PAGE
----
Asked by Gandhi to take charge of the ashram at Wardha, Vinoba went to Wardha on April 8, 1921. In 1923, he brought out `Maharashtra Dharma’, a monthly in Marathi (regional language), which had his essays on the Upanishads. Later on, this monthly became a weekly and continued for three years. His articles on the Abhangas of Sant Tukaram (a saint poet) published in it became popular. A time passed Vinoba continued his search for the self which task him to spiritual heights. His involvement with Gandhi’s constructive programmes related to Khadi, village industries, new education (Nai Talim), sanitation and hygiene also kept on increasing.
In December 23, 1932, he shifted to Nalwadi (a village about two miles from Wardha town), from where he experimented his idea of supporting himself by spinning alone. Later, when he was sick in 1938, he shifted to what he called Paramdham Ashram in Paunar, which remained his headquarters.
Vinoba’s involvement in the freedom movement during this period remained. In 1923, he was jailed for months at Nagda jail and Akola jail for taking a prominent part in the flag satyagraha at Nagpur. In 1925, he was sent by Gandhi to Vykon (in Kerala) to supervise the entry of the Harijans to the temple. In 1932, he was jailed for six months to Dhulia for raising his voice against the British rule. In 1940, he was selected by Gandhi as the first individual satyagrahi. He was jailed thrice during 1940-41 for individual satyagraha at Nagpur jails; first time for three months, second time for six months and third time for one year. Vinoba was not known nationally when Gandhi selected him for individual satyagraha. Gandhi had issued a statement on October 5, 1940 introducing Vinoba. It was stated there that “Vinoba believes in the necessity of the political independence of India. He is an accurate student of history. But he believes that real independence of the villagers is impossible without the constructive programme of which khadi is the centre.” Vinoba took part in the Quit India movement of 1942 for which he got an imprisonment of three years at Vellore and Seoni jails.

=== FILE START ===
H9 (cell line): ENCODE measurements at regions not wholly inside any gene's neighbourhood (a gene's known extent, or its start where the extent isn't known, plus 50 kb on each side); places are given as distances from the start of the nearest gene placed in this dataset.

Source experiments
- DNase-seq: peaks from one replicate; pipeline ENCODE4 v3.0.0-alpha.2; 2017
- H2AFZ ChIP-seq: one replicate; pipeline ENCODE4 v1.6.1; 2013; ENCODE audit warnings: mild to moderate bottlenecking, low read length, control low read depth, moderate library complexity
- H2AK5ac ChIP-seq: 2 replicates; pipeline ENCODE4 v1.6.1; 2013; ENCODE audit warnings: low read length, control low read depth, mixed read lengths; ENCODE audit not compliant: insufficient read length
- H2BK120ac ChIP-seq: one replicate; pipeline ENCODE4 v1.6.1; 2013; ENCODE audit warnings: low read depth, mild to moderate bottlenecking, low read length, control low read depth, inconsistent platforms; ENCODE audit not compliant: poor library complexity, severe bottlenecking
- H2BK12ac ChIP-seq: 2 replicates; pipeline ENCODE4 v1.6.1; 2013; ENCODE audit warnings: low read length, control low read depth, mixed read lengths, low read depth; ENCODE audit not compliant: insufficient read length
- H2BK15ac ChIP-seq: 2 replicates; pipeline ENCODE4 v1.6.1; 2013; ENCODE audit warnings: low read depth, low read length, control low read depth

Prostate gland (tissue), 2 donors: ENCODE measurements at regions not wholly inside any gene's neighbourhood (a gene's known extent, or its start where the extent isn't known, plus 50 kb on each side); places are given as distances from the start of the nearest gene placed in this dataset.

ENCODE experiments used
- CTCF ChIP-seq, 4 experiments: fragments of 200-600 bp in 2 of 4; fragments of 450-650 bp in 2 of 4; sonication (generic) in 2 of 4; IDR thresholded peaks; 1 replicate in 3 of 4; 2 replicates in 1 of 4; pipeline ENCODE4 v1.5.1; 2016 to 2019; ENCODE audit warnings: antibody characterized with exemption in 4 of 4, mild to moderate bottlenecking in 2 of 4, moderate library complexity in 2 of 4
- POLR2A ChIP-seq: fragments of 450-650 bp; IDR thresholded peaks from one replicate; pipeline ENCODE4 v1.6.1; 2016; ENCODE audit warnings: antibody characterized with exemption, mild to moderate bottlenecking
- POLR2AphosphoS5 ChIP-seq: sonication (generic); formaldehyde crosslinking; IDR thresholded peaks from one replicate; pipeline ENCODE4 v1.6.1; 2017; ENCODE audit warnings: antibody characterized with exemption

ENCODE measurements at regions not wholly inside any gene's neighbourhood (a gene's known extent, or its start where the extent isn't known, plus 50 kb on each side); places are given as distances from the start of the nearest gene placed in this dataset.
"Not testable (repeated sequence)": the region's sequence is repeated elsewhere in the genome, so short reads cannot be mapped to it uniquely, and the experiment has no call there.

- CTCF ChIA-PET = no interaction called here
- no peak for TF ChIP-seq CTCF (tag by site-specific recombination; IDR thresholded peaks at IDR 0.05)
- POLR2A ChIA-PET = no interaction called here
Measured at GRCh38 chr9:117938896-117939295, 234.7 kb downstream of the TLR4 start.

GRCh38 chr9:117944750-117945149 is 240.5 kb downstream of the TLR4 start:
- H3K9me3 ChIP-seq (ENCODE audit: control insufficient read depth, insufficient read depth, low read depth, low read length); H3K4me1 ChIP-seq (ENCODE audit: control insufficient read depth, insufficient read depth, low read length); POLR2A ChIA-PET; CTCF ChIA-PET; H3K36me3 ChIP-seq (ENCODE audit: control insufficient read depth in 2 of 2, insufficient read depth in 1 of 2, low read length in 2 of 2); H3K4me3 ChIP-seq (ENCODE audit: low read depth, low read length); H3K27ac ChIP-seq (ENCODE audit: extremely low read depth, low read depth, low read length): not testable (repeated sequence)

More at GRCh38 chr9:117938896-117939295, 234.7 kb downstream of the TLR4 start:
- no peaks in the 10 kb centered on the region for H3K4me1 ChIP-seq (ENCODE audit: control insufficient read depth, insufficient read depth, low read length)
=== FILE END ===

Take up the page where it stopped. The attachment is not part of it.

The jails for Vinoba had become the places of reading and writing. He saw the proofs of his book `Gitai’ (Marathi translation of Gita) in the Dhulia jail. Lectures given by him on Gita to the colleagues in the Dhulia jail collected by Sane Guruji were later published as a book. Writing of the book “Swarajya Shastra” (the treatise of self rule) and the collection of the bhajans (religious songs) of the saint Gyaneshwar, Eknath and Namdev were completed. In Nagpur jail, `Ishavasyavritti’ and `Sthitaprajna Darshan’ were written in the Seoni jail. Four languages of the South India were learnt by Vinoba at Vellore jail and the script of Lok Nagari was also created here after research. His writings covering diverse areas of religion, philosophy, education and Sarvi are thought provoking and yet accessible to the common people. The popularity of his writings has proved his ability to relate to the people. The competence of this multi-lingual scholar as an editor was also of high order as displayed by his editing of `Maharashtra Dharma’ (mentioned earlier), Sarvodaya(in Hindi) and Sevak(in Marathi).